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October 2 2015 at 9:38 PM
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Nelson  (no login)
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Response to Re: remain perplexed



> I also do not see how New Zealand would just have handed over any weaponry to Australia during the early stages of the war without some deal being struck; be it in exchange for something else or “the clinking of coin betwixt Canberra and Wellington”. >

Yeah, I agree. Probably some trade was struck, something we want for something you need, so mebbe the Kiwis got the better bargain.

> This surely does not mean that the 3.7-inch mountain howitzers were acquired in 1926, does it? >

The NZ website specifies simply that no 3.7-inch mountain howitzers were in Kiwi hands until after the end of World War I, so could be anytime between 1919 and 192–. I agree likely not as late as 1926, when the army decided that mule pack training should be discontinued. I still say short-sighted, because until those pieces were high-speeded, having the capability of mule-packing into the ‘mountings’ (to quote “Screw-Guns”) is the whole bleedin’ point of possessing mountain howitzers.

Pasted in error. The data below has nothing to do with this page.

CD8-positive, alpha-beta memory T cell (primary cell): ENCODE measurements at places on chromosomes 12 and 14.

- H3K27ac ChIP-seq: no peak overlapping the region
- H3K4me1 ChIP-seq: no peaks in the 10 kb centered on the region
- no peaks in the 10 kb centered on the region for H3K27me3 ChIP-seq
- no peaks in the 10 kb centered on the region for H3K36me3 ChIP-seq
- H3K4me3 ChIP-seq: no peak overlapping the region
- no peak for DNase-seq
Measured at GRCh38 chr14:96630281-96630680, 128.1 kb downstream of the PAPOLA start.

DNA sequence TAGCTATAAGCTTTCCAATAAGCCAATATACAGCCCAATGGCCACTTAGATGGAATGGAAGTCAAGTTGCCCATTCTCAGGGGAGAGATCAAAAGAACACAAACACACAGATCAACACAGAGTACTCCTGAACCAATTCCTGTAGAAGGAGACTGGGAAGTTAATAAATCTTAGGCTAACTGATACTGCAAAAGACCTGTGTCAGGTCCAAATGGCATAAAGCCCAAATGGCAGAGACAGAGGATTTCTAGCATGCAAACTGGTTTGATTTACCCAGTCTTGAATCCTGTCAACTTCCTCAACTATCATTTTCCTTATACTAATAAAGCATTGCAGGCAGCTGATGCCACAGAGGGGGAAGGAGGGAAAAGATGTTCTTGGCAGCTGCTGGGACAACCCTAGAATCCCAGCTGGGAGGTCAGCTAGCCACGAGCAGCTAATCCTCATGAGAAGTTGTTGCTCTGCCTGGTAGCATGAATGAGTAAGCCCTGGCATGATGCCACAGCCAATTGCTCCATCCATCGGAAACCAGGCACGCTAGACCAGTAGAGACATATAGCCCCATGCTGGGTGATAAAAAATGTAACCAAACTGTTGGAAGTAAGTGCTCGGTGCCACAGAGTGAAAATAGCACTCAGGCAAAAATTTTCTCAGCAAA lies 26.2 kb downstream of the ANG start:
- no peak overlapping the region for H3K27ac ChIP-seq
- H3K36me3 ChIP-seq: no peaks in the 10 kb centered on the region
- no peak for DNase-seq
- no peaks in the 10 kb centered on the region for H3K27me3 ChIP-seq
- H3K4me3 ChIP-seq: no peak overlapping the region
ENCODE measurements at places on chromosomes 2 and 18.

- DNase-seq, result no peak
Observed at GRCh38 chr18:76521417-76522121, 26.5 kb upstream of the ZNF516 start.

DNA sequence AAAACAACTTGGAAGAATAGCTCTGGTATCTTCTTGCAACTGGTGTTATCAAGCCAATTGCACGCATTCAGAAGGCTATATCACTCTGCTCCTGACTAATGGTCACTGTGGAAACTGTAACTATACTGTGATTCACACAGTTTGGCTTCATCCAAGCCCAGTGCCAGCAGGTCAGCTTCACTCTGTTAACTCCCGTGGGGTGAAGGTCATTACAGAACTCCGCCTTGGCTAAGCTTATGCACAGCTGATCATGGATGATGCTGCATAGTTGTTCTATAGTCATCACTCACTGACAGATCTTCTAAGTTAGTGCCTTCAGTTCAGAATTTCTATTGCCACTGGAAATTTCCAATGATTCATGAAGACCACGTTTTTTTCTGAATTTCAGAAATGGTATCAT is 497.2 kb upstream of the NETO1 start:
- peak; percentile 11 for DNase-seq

> “Well worn” from training maybe? >

For howitzers with their relatively low muzzle velocity, you’d need a whole lotta training with a whole lotta live firing. I don’t think any of the Anglo-American powers could show that amount of firing in the ‘tween-wars years to account for the degree of wear implied in the statement. So IF the statement is true, when the Aussies acquired the 3.7-inch mountain howitzers sometime in 1942, the Kiwis had to have exposed those pieces to a deal of wartime use. But where?? Greece or Crete seems unlikely to impossible, and I’m dubious if such pieces were taken to North Africa (or if so, were brought back to the SW Pacific). Go figure.


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